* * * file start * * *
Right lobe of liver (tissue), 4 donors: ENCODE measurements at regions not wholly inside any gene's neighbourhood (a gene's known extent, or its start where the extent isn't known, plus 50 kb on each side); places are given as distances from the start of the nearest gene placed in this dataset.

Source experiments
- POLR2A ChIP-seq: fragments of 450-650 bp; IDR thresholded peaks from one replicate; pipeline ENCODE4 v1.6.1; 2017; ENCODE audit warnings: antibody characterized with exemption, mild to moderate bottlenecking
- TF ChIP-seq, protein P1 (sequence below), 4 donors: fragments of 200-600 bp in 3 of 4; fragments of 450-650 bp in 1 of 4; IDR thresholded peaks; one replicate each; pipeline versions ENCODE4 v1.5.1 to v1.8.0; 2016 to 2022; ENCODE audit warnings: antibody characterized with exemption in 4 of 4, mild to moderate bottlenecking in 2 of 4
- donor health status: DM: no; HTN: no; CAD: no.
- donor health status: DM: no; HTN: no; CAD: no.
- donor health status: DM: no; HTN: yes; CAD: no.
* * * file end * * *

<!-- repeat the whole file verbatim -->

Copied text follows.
Right lobe of liver (tissue), 4 donors: ENCODE measurements at regions not wholly inside any gene's neighbourhood (a gene's known extent, or its start where the extent isn't known, plus 50 kb on each side); places are given as distances from the start of the nearest gene placed in this dataset.

Source experiments
- POLR2A ChIP-seq: fragments of 450-650 bp; IDR thresholded peaks from one replicate; pipeline ENCODE4 v1.6.1; 2017; ENCODE audit warnings: antibody characterized with exemption, mild to moderate bottlenecking
- TF ChIP-seq, protein P1 (sequence below), 4 donors: fragments of 200-600 bp in 3 of 4; fragments of 450-650 bp in 1 of 4; IDR thresholded peaks; one replicate each; pipeline versions ENCODE4 v1.5.1 to v1.8.0; 2016 to 2022; ENCODE audit warnings: antibody characterized with exemption in 4 of 4, mild to moderate bottlenecking in 2 of 4
- donor health status: DM: no; HTN: no; CAD: no.
- donor health status: DM: no; HTN: no; CAD: no.
- donor health status: DM: no; HTN: yes; CAD: no.